Boise organized its first fire department in 1876, centennial year of the Declaration of Independence. Three years later, on July 15, 1879, the city’s first steam fire engine arrived from the east, 17 days after leaving Kelton, Utah, where it had been delivered by the Union Pacific Railroad. It was pulled across the sagebrush plains to Boise by draft animals as part of a string of freight wagons. The driver of that train was G.M. Mitchell. He told the Idaho Statesman that he had dealt with two main problems: “It stood so near the ground between the wheels” and “it would not track after the other wagons very well.” Mitchell did a good job getting the big engine to Boise in one piece, considering its weight and the roughness of the Kelton Road.
Boise’s fire engine was built in Seneca Falls, N.Y., by the Silsby Manufacturing Company, the most prolific maker of steam fire engines in the country in the 19th century. Between 1856 and 1891, when it merged with the Ahrens Co., Clapp & Jones Co. and Button Co. to form the American Fire Engine Co., it built more than 1,000 machines.
The function of a steam fire engine was to pump water out of a cistern, a river or a lake with enough force to reach the top of the tallest building. Boise had the Grove Street irrigation ditch to draw on most of the year and built cisterns under Main Street as well.
The Silsby, “bright as a new silver dollar,” was viewed with pride and delight by the whole community. It was labeled “Boise City” on a handsome scroll sign and was hailed as being “a model of workmanship, as good as any in San Francisco of the same size.”
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At 6 p.m. on July 17, 1879, the new fire engine was run down to Grove Street for its first official public demonstration. The hose was strung out 500 feet “opposite C. Jacobs’ residence” (a landmark building still there). Blacksmith M.L. Lockwood, a former San Francisco fireman “with considerable experience in running fire engines,” had the honor of supervising the first demonstration. A light note on the historic occasion was furnished when “there was some carelessness in throwing the water where ladies and gentlemen were standing that caused an occasional scattering of the crowd. It was fun to some, noted the Idaho Statesman, “but unpleasant to those who got wet, especially the ladies who came elegantly dressed.”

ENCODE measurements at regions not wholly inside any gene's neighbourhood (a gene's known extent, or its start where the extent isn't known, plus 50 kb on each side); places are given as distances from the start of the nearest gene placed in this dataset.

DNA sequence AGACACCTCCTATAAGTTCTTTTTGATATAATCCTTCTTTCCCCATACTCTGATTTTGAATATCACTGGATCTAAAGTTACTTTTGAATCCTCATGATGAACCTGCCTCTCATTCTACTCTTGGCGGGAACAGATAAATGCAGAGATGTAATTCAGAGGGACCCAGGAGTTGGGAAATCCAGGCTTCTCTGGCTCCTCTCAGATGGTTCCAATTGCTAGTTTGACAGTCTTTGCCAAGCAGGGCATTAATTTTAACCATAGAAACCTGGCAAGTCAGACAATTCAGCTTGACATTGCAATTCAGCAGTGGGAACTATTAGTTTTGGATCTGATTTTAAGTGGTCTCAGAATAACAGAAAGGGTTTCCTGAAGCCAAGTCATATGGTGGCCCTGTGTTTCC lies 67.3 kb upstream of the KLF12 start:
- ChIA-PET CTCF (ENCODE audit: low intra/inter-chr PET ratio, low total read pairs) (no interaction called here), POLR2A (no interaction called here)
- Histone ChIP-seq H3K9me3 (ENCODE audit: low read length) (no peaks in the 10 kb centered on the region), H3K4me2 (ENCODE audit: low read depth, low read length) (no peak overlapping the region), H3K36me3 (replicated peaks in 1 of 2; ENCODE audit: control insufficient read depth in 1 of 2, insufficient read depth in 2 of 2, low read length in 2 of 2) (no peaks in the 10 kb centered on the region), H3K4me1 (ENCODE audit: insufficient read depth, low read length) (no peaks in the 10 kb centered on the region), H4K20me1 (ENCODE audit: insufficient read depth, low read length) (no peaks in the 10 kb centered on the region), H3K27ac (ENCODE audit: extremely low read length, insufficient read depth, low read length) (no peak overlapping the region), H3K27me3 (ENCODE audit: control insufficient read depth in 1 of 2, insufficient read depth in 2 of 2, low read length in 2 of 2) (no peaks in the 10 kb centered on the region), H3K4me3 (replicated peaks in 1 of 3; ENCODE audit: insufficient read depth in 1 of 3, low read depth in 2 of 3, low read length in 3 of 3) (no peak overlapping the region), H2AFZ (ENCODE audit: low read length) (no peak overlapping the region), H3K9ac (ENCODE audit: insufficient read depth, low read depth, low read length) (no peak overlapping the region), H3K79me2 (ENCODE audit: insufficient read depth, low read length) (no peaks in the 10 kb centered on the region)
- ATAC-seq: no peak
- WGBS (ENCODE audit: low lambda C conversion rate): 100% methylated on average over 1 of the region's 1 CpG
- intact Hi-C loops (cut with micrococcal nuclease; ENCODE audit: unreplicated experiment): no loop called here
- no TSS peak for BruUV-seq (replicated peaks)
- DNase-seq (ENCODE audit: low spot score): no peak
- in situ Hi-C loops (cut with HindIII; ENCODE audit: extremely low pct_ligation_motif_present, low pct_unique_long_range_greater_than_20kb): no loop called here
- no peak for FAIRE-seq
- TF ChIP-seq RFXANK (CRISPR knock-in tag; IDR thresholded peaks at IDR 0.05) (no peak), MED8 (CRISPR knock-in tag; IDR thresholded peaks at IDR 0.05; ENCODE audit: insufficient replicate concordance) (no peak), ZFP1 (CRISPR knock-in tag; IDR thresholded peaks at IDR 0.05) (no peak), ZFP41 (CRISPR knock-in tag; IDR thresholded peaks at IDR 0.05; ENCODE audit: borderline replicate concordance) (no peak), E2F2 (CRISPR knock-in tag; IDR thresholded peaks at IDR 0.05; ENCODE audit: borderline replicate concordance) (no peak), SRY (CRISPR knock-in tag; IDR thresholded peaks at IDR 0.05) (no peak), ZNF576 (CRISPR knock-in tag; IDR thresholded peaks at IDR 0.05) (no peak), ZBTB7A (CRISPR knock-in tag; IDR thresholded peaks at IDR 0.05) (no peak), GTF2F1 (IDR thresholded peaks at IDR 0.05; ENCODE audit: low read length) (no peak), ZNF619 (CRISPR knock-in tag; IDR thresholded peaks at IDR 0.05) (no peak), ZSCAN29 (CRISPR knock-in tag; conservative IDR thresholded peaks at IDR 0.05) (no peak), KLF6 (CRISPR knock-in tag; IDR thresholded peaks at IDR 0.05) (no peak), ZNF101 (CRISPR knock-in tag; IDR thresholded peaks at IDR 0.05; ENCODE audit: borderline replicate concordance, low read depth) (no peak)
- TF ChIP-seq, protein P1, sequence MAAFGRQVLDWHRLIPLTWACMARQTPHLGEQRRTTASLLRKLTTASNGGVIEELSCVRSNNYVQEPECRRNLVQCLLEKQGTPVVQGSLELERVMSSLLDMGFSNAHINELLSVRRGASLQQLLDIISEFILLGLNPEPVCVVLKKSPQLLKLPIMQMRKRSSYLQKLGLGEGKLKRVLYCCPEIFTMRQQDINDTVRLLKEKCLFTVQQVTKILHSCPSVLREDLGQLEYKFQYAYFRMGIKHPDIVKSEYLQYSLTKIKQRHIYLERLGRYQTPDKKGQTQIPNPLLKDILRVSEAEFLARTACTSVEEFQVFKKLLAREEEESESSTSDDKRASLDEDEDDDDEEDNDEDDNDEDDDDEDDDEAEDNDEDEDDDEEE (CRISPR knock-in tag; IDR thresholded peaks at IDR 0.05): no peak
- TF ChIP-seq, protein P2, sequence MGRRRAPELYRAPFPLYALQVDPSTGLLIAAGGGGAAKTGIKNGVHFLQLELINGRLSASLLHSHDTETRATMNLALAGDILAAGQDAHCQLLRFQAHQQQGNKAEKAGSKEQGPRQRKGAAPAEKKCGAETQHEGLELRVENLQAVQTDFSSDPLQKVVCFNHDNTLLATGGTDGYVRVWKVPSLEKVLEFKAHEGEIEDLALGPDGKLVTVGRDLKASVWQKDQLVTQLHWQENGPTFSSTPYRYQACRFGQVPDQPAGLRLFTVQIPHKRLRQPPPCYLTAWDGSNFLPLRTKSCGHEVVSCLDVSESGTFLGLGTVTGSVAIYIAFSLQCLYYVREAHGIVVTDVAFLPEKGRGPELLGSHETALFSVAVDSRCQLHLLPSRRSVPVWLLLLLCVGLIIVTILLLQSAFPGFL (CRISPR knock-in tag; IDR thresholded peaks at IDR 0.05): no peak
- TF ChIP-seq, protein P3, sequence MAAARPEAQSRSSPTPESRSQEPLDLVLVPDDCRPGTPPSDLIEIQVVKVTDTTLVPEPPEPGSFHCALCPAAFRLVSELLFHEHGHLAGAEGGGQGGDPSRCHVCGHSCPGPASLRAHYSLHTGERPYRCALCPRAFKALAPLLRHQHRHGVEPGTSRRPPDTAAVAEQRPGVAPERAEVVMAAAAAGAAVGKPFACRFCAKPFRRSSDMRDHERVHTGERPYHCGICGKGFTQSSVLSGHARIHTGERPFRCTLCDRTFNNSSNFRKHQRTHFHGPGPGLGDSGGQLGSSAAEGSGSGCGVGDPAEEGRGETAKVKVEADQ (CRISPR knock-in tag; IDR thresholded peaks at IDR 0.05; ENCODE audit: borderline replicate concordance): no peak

The full power of the new engine was demonstrated on Tuesday, July 22, when water from the Grove Street ditch was pumped three blocks through 900 feet of hose 20 feet over the top of the new Methodist Church. That evening “the elite of the city” danced “until the small hours of the night” in celebration of Boise’s arrival as a modern city with a steam fire engine of its very own.
In May 1881, the first real test of the new machine revealed a fundamental problem that apparently had not been anticipated. Nearly a dozen buildings of wood-frame construction on the south side of Main Street between 7th and 8th streets were destroyed by a fire that started in the middle of the night in Orric Cole’s Palace Restaurant. “The firemen responded as quickly as the late hour would permit, but before they could get up steam and bring their stream to bear on the raging element, the whole building was a sheet of fire and the flames had already communicated to adjoining buildings.” Unless fire under the engine’s steam boiler was kept up around the clock, the delay in getting up steam could allow a fire to get out of control, as it had in this case.
The Statesman observed on May 11, 1881, “Stone cutters, brick layers and carpenters will now be in demand to build up the burnt district. This is, fortunately, the right season for doing such work, and it is to be hoped that none but substantial brick structures will be suffered to take the place of the rookeries destroyed.”
Several Washington state cities suffered severe fire damage in 1889: Seattle, June 6; Spokane, Aug. 4; Ellensburg, July 4; Palouse, May 17; and Roslyn, June 24. Vancouver and Goldendale also had destructive fires.
Arthur Hart writes this column on Idaho history for the Idaho Statesman each Sunday. Email email@example.com.